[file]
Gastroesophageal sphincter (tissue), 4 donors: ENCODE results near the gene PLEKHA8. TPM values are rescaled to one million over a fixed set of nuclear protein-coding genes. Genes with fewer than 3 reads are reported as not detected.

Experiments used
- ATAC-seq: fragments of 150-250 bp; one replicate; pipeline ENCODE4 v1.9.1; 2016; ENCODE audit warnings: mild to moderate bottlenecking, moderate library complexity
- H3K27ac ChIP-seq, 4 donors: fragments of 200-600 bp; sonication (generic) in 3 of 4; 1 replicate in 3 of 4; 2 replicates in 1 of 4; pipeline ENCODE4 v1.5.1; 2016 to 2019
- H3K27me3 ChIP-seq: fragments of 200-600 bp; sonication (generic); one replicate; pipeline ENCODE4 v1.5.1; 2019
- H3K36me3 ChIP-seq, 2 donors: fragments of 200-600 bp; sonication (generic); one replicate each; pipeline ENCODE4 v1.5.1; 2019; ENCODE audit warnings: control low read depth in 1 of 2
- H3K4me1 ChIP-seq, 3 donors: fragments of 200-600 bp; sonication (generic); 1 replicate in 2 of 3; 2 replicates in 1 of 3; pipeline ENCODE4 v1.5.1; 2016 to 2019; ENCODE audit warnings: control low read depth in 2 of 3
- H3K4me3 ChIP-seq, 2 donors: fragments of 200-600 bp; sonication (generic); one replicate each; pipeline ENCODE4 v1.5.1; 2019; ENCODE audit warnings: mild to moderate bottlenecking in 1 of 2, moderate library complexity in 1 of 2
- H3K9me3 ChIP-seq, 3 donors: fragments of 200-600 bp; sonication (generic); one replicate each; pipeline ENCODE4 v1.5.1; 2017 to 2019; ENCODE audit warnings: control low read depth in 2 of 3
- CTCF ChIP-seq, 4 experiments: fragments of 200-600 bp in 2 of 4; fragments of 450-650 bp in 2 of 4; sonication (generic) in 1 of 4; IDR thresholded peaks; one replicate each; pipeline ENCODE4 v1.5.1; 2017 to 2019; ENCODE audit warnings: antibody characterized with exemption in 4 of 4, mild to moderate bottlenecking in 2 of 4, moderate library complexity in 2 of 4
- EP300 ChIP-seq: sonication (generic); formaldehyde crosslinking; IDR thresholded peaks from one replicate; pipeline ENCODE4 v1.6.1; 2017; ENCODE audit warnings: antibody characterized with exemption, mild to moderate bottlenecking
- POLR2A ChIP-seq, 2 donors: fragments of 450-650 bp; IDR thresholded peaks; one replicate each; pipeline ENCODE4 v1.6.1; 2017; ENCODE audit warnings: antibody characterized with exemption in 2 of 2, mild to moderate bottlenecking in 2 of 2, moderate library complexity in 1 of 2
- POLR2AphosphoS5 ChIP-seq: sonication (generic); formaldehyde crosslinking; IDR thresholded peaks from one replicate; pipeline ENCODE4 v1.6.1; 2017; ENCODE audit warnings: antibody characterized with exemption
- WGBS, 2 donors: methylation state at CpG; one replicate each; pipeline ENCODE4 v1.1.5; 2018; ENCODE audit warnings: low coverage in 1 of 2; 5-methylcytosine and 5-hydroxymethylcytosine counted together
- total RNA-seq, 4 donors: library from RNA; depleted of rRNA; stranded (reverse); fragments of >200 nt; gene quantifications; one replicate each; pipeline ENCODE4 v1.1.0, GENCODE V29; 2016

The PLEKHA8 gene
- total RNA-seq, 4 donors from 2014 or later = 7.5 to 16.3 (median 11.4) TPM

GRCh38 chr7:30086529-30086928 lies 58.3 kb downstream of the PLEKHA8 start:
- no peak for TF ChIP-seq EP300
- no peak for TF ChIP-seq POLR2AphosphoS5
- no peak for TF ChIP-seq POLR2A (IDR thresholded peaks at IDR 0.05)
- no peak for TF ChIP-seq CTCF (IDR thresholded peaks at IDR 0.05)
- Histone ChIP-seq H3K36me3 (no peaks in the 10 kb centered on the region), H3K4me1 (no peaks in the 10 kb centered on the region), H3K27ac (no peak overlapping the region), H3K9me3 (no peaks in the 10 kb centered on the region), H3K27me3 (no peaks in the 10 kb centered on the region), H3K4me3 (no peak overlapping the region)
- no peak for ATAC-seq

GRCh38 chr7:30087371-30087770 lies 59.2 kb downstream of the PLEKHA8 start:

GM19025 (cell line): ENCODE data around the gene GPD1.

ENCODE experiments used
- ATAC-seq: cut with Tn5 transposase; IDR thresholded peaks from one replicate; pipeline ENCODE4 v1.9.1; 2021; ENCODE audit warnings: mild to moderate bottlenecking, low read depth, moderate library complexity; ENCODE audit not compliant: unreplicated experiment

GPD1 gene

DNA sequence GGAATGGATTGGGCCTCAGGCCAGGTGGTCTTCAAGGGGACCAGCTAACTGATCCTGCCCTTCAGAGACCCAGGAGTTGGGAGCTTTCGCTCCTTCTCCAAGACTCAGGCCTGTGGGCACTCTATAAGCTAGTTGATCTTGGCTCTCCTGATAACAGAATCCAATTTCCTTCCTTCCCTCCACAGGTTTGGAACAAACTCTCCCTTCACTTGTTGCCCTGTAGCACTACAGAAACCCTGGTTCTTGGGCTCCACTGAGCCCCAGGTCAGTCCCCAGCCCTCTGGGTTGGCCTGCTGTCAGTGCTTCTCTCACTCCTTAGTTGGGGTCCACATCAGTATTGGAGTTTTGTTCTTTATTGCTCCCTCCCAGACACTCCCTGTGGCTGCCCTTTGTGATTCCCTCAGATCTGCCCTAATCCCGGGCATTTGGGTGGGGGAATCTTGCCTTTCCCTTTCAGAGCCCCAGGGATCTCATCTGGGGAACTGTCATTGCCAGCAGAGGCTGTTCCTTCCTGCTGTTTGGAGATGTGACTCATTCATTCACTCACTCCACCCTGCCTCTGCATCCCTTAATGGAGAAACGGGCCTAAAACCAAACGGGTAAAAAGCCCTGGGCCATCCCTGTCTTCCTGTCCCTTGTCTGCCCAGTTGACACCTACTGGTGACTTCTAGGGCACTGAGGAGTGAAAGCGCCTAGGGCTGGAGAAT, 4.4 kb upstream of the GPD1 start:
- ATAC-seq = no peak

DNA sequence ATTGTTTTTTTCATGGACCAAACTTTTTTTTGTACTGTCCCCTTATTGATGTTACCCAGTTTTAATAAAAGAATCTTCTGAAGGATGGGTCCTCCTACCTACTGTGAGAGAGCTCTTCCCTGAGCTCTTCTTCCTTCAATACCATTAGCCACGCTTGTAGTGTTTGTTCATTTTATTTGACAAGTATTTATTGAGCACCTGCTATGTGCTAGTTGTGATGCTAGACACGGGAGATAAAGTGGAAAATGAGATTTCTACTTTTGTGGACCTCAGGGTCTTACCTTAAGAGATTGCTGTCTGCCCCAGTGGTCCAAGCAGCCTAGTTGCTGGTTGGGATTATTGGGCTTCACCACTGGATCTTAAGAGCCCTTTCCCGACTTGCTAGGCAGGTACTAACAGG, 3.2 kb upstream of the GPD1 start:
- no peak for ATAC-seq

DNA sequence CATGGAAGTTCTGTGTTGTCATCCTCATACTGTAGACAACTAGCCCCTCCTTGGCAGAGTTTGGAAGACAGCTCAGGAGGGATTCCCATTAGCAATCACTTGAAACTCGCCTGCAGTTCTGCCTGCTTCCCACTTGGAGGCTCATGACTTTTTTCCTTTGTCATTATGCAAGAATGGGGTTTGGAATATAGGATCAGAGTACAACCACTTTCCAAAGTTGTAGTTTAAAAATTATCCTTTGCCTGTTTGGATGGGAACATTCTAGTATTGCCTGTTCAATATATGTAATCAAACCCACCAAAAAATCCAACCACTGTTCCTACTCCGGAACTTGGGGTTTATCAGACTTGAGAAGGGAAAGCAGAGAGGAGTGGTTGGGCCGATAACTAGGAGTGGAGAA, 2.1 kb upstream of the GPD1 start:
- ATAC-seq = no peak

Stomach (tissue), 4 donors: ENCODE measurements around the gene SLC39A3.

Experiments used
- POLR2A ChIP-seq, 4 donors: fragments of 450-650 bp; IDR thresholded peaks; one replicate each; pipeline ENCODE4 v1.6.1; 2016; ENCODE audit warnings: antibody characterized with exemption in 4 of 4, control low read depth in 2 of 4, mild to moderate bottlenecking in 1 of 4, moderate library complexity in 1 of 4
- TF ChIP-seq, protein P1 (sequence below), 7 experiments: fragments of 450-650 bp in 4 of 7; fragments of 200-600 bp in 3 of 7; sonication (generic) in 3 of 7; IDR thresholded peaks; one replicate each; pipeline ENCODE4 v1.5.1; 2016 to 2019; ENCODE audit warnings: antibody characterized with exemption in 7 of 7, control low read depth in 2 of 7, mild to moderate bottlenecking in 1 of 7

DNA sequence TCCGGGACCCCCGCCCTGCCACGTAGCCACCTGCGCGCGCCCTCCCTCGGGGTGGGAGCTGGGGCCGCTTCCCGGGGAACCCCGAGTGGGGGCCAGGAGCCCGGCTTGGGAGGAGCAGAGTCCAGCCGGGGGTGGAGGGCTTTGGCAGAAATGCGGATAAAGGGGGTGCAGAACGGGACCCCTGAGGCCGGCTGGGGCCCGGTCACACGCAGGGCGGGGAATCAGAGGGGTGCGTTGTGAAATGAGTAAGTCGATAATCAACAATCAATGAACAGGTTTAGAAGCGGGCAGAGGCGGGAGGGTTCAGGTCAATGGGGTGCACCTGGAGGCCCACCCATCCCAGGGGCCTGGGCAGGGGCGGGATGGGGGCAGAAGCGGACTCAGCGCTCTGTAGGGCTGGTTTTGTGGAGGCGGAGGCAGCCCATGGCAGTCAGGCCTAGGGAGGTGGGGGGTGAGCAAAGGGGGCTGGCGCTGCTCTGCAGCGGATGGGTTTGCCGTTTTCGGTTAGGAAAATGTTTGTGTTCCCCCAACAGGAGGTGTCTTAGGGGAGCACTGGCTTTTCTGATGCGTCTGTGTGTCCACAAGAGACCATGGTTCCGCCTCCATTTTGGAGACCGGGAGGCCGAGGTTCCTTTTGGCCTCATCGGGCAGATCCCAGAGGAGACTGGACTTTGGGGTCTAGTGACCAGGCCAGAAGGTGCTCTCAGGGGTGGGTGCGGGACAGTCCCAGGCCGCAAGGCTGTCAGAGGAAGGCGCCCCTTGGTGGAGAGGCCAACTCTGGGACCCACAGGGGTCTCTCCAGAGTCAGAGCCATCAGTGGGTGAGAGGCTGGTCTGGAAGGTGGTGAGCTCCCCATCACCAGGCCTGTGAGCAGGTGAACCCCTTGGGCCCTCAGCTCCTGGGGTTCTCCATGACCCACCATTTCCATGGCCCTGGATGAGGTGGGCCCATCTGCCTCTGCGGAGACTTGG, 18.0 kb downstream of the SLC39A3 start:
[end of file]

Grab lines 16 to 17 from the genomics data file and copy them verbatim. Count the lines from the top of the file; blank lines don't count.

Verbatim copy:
The PLEKHA8 gene
- total RNA-seq, 4 donors from 2014 or later = 7.5 to 16.3 (median 11.4) TPM